Here’s to looking through the windshield,

Jody Chudley

Jody Chudley
Financial Analyst, The Daily Edge

1 Investing Prophet Jeremy Grantham Takes Aim at Climate Change


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World’s “Elite” Just Sent a Chilling Warning… But There’s a Silver Lining

This post World’s “Elite” Just Sent a Chilling Warning… But There’s a Silver Lining appeared first on Daily Reckoning.

Davos Switzerland…

Davos Switzerland

It may look like a peaceful winter wonderland. But if you visit the Davos ski resort in Switzerland this week, you’ll hear some forecasts that will chill your nerves as an investor.

Fortunately, there’s a silver lining. One that will set you up for luxurious gains on your 2019 brokerage statement. But to lock in these profits, you’ll have to be brave!

Let’s jump in and see what’s happening in this snowy winter summit.

Cold Warnings from the World Economic Forum

Each year, the most influential investors, business executives and world political figures visit the tiny ski retreat of Davos in Switzerland to attend the World Economic Forum.

It’s a time when these leaders can meet face to face and discuss the state of the world economy, and how to promote the best growth possible.

I’m always intrigued by this gathering because there are so many different opinions and agendas represented. While it is interesting to hear the different perspectives that are presented throughout the week, it’s important to remember that each perspective is influenced by the person’s experiences, professional role and personal biases.

So far this week, the conference has featured a number of ominous warnings when it comes to global economic growth.

After strong “synchronized” growth in 2017, last year featured an environment where the United States grew while the rest of the world faced economic struggles. A big part of the success here in the United States came from lower taxes and a healthy business environment that created millions of new jobs.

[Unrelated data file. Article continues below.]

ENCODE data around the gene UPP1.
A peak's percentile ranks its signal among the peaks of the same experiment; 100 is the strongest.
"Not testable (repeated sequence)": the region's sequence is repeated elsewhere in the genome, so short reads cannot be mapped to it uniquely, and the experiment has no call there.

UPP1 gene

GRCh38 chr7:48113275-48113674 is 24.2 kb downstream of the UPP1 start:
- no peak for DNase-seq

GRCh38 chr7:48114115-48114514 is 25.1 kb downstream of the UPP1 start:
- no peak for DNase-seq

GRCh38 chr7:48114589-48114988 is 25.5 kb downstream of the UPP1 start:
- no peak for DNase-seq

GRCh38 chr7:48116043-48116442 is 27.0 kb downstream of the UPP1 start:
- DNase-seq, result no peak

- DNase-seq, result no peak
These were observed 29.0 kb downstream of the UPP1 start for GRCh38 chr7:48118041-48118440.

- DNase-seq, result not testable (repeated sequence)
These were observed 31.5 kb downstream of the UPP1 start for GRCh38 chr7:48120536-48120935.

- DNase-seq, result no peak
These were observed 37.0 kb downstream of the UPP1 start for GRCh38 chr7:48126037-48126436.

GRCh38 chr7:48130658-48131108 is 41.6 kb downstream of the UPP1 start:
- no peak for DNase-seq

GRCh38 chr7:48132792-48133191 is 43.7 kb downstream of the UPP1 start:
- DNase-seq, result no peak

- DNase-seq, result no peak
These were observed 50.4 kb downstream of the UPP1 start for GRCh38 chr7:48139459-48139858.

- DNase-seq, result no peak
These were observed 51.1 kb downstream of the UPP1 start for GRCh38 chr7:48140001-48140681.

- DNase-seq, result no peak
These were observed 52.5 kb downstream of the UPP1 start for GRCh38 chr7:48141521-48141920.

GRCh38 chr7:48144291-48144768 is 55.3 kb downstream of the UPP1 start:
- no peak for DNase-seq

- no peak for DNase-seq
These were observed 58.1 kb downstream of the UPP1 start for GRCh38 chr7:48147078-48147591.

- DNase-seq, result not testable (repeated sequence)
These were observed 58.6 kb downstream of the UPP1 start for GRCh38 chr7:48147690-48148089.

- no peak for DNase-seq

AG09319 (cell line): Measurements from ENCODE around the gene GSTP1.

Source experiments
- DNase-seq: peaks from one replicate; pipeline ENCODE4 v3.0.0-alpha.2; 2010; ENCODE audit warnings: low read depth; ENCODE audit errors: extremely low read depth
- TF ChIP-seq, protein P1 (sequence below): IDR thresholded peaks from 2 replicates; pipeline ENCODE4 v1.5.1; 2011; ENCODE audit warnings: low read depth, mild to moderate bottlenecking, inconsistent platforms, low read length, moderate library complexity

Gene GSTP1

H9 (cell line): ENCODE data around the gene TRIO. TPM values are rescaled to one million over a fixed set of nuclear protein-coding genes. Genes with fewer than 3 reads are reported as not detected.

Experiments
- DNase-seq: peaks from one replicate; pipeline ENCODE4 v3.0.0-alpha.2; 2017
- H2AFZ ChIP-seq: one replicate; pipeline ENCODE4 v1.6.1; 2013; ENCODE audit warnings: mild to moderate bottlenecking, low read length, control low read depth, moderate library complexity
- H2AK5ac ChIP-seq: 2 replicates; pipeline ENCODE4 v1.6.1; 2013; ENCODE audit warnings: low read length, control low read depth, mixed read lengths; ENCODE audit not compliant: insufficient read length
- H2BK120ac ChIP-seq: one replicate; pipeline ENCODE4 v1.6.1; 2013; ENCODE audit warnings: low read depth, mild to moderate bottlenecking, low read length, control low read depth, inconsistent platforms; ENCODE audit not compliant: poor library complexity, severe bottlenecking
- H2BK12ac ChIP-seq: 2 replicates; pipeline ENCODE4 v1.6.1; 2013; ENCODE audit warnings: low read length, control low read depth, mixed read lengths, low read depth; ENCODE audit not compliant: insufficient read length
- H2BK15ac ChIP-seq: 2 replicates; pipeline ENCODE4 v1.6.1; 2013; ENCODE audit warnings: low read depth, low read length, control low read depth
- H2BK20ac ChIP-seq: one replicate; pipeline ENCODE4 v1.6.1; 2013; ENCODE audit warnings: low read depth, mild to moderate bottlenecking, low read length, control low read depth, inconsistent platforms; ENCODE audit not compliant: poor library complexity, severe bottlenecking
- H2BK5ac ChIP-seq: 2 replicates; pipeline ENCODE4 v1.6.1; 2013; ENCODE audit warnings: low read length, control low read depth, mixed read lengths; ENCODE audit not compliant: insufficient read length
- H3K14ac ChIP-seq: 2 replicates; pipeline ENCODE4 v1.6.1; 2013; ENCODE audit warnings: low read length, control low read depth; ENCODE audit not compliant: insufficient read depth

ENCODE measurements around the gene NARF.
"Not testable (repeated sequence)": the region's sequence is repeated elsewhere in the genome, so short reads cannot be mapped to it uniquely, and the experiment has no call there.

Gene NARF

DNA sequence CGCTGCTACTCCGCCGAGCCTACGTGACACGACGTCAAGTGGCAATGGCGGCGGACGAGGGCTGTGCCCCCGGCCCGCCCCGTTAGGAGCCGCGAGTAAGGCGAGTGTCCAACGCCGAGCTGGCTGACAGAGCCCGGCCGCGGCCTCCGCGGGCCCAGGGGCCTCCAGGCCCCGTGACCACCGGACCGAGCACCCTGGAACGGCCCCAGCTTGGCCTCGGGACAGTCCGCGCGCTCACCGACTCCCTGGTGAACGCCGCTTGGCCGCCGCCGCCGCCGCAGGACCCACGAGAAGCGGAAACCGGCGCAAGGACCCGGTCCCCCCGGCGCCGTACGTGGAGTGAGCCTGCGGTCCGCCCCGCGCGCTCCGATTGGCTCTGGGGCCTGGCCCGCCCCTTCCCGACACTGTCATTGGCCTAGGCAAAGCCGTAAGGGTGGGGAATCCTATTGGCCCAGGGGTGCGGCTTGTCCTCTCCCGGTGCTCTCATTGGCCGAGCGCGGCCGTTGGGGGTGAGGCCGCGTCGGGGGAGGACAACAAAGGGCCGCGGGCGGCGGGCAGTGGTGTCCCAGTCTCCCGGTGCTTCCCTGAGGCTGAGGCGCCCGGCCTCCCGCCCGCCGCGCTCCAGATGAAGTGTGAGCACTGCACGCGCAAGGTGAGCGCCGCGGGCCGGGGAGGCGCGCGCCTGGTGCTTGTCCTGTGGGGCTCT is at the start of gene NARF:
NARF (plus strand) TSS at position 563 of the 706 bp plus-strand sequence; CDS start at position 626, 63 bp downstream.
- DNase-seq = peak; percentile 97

The question this year is whether the U.S. will join the rest of the world in struggling to grow, or whether our economy will continue to buck the trend and continue to expand.

Of course, the academic “analysts” presenting at the World Economic Forum are warning of a slowdown for the United States. They’ve been singing out of the same hymnal since the bull market first began 10 years ago.

But even in their dire warnings, there is a silver lining. Because the presentations that I’ve heard so far explain that the U.S. will likely experience a “slowdown in growth” rather than a full-out recession.

The difference here is key.

A “slowdown” in growth means that our U.S. economy will still continue to grow. We will add jobs, and corporations will grow earnings. Heck, we’ll likely see workers continue to get bigger paychecks and spend money on more discretionary purchases.

That’s far from a recession — which is when the economy actually contracts, people lose their jobs, and the environment becomes much more challenging. While recessions are a part of the overall economic cycle, the U.S. economy isn’t showing signs of entering that type of environment any time soon.

So despite the warnings of slower growth coming from Davos, the underlying data still points to a healthy U.S. economy. And that’s great news considering the picture for the rest of the world.

There’s Only One Place to Invest…

One of the most encouraging discussions I’ve been listening in on is the question of whether to invest in the United States or the rest of the world.

Even with the sharp pullback in the fourth quarter, the U.S. has been the best place for investors to put their capital. After all, our economy continues to grow and corporations are reporting record earnings!

Looking to the year ahead, there’s no reason to believe this year will be any different.

After all, China’s economic growth has been slowing dramatically. And yet stock prices for many Chinese companies still reflect optimism that the country will get back to the growth levels from a decade ago. That’s simply not going to happen.

Looking at European investments, the Brexit discussion has left European markets in a place of extreme uncertainty. And many European banks have financial risks that are becoming much more worrisome.

Elsewhere, the low price of crude oil has put governments and economies in energy-dependent countries into an uncomfortable place. And investors in those countries are looking for safer places to put their capital.

That leaves the United States as one of the few healthy places to invest. And thanks to the fourth quarter pullback, U.S. stocks are actually cheap compared to the earnings that these companies are generating.

That’s why here at The Daily Edge, we’re confident investing in thriving U.S. companies with growing earnings. We’ve had some volatility as stock markets have fluctuated. But investing in the best American opportunities has allowed us to weather the storms in late 2018, and should set us up very well for a profitable 2019.

So don’t listen too closely to the warnings from Davos. Instead, keep your capital invested in the safest economy for the year ahead.

Here’s to growing and protecting your wealth!

Zach Scheidt

Zach Scheidt
Editor, The Daily Edge